Provided that no duty shall be chargeable in respect of-
1. Any instrument executed by, or on behalf of, or in favour of, the Government in cases where, but for this exemption, the Government would be liable to pay the duty chargeable in respect of such instrument;
2. Another exemption is related to the Merchant Shipping Act, 1894, since it is not concerning our current context so I am not going into its details.
When we read Section 3, it is evidently clear that stamp duty is not payable on the transaction rather on the instrument we use to execute such transaction. So now question arise what is the instrument and whether share certificate or share transfer deed and allied documents are instruments.
As per Section 2(14) of the Stamp Act, amended by Finance Act, 2019, instrument includes (definition is inclusive one rather than exhaustive) every document, by which rights or liabilities are created, extinguished, transferred, extended or limited, or purports to be created, extinguished or transferred. Any documented, electronic or physical achieving before-mentioned objective in the stock exchange or depository. Any other documents as mentioned in the Schedule-I.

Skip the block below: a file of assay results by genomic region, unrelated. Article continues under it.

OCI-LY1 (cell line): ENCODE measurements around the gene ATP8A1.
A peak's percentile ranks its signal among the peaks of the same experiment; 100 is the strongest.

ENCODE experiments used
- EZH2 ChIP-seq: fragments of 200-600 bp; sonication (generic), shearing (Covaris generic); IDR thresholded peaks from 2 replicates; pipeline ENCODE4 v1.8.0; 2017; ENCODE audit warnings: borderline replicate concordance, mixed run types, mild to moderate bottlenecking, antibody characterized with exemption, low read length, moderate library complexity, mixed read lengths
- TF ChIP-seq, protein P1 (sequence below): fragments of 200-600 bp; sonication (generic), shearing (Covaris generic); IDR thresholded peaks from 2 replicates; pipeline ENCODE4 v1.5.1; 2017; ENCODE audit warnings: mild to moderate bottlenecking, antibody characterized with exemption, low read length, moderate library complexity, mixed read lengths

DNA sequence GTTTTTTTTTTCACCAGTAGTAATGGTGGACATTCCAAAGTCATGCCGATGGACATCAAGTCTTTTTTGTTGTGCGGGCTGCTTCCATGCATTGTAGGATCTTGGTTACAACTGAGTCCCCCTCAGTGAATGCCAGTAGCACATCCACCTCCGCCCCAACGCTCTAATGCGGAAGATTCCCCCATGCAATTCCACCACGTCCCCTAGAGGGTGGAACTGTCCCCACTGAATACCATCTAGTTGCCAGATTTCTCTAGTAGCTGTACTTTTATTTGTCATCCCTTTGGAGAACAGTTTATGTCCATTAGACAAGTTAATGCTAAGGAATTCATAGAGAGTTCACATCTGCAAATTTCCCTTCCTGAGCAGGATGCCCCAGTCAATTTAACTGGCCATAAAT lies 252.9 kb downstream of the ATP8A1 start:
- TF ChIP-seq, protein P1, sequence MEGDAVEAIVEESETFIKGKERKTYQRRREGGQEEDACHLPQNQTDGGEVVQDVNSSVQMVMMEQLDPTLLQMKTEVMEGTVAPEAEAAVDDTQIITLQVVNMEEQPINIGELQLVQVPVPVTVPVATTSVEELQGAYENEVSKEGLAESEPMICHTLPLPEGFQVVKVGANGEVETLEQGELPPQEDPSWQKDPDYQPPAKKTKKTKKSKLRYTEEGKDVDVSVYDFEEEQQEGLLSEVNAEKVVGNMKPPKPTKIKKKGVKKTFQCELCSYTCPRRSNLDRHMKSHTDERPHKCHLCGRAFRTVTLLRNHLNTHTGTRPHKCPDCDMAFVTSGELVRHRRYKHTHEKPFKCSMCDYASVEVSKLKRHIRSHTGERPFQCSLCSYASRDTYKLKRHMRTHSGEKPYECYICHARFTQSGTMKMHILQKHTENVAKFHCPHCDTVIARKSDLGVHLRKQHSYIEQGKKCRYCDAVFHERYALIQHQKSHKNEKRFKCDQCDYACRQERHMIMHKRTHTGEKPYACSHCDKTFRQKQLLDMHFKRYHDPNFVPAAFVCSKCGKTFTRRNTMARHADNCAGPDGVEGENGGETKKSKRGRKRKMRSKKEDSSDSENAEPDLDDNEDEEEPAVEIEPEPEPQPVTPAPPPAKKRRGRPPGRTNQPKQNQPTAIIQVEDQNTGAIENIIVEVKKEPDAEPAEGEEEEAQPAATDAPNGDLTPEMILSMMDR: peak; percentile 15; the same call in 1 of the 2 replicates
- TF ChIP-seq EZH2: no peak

So it is clear that shares and debentures or any allied document used for issuing, transferring etc., are the instrument and chargeable to Stamp Duty/Duty. Moreover, these documents are also mentioned in the Schedule-I, Debenture vide Entry No. 27 and Securities (Shares) vide Entry No. 56A.
INCIDENCE OF STAMP DUTY
Shares and debentures are in either physical form or dematerialized form. As per Companies Act, 2013 and rules made thereunder all Public Company need to obtain ISIN for their securities and also need to facilitate their securities holder to have such security in dematerialized form. However, no such obligation for Private Companies